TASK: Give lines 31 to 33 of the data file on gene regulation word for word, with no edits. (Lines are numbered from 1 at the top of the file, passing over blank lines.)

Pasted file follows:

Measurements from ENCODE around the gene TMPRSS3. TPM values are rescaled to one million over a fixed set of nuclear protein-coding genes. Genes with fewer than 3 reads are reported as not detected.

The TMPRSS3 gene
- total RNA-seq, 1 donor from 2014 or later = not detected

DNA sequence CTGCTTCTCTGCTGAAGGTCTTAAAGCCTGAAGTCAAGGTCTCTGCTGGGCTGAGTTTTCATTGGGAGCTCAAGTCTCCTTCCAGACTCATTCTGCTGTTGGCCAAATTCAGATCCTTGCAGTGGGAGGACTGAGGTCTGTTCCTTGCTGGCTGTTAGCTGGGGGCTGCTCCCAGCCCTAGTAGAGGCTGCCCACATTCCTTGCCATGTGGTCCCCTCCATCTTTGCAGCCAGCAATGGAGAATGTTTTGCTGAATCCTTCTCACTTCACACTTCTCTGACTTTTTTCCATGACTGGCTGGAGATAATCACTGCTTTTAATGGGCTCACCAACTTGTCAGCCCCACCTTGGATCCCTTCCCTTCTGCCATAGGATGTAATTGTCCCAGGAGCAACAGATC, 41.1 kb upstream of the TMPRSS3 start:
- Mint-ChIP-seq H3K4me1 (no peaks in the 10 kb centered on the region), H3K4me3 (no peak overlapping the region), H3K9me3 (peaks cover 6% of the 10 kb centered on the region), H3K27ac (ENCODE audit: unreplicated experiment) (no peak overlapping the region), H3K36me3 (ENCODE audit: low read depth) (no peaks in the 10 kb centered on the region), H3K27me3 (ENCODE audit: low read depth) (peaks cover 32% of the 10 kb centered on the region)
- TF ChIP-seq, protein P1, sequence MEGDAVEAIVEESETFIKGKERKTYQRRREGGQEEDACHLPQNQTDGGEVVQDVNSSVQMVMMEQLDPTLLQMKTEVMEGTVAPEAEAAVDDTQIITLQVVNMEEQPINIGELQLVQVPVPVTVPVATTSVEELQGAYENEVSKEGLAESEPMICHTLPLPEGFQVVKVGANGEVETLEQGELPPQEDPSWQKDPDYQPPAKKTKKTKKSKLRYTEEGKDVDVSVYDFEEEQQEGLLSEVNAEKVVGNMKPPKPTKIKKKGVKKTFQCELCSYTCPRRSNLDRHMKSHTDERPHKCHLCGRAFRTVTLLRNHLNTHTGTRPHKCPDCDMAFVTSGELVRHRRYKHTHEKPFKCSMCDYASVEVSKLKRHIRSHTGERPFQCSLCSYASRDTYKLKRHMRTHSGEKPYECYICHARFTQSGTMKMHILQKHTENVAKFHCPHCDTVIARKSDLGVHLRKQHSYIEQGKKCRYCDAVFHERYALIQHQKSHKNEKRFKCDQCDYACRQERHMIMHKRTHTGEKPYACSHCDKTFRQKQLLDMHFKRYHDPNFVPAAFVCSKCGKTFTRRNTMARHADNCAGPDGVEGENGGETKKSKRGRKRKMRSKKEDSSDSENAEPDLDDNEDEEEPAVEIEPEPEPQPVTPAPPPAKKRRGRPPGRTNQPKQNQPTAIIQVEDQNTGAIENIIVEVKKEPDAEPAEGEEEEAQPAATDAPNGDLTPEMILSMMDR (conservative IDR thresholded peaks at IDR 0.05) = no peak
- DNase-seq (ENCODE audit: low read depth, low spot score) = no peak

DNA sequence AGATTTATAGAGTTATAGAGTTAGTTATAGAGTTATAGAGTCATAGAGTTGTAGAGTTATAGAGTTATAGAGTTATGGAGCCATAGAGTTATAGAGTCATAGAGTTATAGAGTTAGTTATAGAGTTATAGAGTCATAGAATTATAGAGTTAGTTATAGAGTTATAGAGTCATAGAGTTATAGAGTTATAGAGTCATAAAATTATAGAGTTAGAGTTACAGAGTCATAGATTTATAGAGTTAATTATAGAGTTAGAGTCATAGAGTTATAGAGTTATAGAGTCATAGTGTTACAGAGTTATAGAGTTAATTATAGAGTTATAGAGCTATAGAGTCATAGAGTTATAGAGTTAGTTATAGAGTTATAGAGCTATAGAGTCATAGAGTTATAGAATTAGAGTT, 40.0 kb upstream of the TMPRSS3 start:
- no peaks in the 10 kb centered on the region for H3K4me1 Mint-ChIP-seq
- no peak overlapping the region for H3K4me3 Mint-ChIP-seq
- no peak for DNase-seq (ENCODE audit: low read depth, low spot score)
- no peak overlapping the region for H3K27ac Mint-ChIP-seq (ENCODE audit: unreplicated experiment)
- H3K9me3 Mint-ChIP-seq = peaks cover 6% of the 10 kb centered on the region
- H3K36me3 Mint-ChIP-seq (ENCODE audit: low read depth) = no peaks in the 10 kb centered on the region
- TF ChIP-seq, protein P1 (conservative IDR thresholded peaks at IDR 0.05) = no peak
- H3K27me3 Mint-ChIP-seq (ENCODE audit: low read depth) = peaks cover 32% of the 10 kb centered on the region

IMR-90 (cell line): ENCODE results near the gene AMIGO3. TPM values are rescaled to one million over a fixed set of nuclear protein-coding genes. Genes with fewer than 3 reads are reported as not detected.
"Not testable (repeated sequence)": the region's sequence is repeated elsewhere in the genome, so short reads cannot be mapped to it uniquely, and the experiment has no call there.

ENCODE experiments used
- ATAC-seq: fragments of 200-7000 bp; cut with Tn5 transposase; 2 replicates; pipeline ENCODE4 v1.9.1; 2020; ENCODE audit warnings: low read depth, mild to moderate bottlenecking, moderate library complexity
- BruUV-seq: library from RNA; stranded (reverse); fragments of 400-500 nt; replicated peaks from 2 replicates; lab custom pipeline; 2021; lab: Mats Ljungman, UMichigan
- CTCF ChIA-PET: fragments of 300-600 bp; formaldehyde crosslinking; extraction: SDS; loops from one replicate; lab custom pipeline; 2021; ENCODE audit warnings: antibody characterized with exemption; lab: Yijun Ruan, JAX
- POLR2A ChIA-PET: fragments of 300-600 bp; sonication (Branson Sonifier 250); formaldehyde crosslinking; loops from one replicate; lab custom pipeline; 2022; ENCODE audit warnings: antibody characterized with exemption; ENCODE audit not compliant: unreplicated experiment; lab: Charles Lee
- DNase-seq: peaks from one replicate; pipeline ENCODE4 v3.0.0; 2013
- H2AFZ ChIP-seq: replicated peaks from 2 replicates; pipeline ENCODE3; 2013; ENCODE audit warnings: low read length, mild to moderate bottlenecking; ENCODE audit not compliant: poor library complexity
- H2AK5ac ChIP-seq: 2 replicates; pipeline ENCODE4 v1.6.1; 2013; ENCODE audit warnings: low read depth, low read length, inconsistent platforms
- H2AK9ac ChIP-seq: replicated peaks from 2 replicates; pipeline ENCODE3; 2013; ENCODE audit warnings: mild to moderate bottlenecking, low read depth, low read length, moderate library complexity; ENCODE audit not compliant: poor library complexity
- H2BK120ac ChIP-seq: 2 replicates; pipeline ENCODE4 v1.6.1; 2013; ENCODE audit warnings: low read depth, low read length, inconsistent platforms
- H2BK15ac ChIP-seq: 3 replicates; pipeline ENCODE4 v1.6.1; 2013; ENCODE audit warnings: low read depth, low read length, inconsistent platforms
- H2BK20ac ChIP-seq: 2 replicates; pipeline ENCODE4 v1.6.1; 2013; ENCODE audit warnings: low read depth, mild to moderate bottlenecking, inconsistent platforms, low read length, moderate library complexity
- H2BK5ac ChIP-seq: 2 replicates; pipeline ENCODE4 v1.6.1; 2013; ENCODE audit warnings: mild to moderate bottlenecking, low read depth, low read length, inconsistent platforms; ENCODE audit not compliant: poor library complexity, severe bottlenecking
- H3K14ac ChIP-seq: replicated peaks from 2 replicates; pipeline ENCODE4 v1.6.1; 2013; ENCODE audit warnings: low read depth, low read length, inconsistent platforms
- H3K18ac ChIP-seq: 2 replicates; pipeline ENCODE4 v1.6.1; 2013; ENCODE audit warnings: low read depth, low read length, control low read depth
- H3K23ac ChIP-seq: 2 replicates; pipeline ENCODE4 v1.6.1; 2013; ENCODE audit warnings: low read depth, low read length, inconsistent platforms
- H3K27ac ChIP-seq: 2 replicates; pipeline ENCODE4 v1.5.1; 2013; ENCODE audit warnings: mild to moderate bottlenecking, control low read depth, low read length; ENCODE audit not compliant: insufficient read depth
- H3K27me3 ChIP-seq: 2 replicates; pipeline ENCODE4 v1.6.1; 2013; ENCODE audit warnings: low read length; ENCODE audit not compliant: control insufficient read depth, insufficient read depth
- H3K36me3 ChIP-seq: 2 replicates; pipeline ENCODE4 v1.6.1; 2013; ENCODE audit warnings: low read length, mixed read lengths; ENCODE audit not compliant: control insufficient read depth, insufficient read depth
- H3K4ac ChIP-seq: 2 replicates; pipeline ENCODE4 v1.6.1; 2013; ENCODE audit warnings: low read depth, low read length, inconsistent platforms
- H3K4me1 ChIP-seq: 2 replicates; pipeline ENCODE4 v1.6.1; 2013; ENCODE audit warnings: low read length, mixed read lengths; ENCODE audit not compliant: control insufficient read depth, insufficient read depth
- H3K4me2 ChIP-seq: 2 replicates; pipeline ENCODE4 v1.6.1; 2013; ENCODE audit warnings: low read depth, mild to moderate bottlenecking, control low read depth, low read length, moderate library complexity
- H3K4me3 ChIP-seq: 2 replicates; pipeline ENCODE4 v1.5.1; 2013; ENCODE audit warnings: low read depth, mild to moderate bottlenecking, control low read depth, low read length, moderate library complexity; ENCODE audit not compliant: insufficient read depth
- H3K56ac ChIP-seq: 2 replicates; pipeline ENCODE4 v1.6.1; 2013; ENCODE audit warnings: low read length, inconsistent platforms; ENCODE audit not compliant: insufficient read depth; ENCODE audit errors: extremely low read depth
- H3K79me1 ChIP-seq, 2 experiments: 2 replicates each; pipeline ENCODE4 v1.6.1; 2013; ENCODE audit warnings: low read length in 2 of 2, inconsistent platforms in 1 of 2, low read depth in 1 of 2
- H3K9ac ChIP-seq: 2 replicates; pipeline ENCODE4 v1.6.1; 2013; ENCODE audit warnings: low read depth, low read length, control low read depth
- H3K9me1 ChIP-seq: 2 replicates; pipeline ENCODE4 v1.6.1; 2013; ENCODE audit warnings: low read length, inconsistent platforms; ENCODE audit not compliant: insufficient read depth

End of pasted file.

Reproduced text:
- H2BK5ac ChIP-seq: 2 replicates; pipeline ENCODE4 v1.6.1; 2013; ENCODE audit warnings: mild to moderate bottlenecking, low read depth, low read length, inconsistent platforms; ENCODE audit not compliant: poor library complexity, severe bottlenecking
- H3K14ac ChIP-seq: replicated peaks from 2 replicates; pipeline ENCODE4 v1.6.1; 2013; ENCODE audit warnings: low read depth, low read length, inconsistent platforms
- H3K18ac ChIP-seq: 2 replicates; pipeline ENCODE4 v1.6.1; 2013; ENCODE audit warnings: low read depth, low read length, control low read depth